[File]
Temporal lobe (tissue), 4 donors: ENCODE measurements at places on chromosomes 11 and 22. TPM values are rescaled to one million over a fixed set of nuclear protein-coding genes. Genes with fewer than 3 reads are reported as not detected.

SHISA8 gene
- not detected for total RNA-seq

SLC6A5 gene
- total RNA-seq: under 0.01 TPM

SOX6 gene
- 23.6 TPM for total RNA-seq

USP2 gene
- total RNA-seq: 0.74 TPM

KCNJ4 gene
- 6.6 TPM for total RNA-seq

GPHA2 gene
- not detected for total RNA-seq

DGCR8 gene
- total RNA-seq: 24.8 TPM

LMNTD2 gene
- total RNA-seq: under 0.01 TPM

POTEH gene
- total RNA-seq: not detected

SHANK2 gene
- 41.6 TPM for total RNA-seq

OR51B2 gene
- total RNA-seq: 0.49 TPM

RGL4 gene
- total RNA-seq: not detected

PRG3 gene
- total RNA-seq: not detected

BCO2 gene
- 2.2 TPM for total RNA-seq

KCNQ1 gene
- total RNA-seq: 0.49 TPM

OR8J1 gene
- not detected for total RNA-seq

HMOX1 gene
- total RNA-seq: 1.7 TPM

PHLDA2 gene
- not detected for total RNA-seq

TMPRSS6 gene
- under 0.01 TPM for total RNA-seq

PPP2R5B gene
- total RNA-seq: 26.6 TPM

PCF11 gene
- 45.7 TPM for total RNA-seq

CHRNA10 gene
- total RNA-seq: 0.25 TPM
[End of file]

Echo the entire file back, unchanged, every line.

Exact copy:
Temporal lobe (tissue), 4 donors: ENCODE measurements at places on chromosomes 11 and 22. TPM values are rescaled to one million over a fixed set of nuclear protein-coding genes. Genes with fewer than 3 reads are reported as not detected.

SHISA8 gene
- not detected for total RNA-seq

SLC6A5 gene
- total RNA-seq: under 0.01 TPM

SOX6 gene
- 23.6 TPM for total RNA-seq

USP2 gene
- total RNA-seq: 0.74 TPM

KCNJ4 gene
- 6.6 TPM for total RNA-seq

GPHA2 gene
- not detected for total RNA-seq

DGCR8 gene
- total RNA-seq: 24.8 TPM

LMNTD2 gene
- total RNA-seq: under 0.01 TPM

POTEH gene
- total RNA-seq: not detected

SHANK2 gene
- 41.6 TPM for total RNA-seq

OR51B2 gene
- total RNA-seq: 0.49 TPM

RGL4 gene
- total RNA-seq: not detected

PRG3 gene
- total RNA-seq: not detected

BCO2 gene
- 2.2 TPM for total RNA-seq

KCNQ1 gene
- total RNA-seq: 0.49 TPM

OR8J1 gene
- not detected for total RNA-seq

HMOX1 gene
- total RNA-seq: 1.7 TPM

PHLDA2 gene
- not detected for total RNA-seq

TMPRSS6 gene
- under 0.01 TPM for total RNA-seq

PPP2R5B gene
- total RNA-seq: 26.6 TPM

PCF11 gene
- 45.7 TPM for total RNA-seq

CHRNA10 gene
- total RNA-seq: 0.25 TPM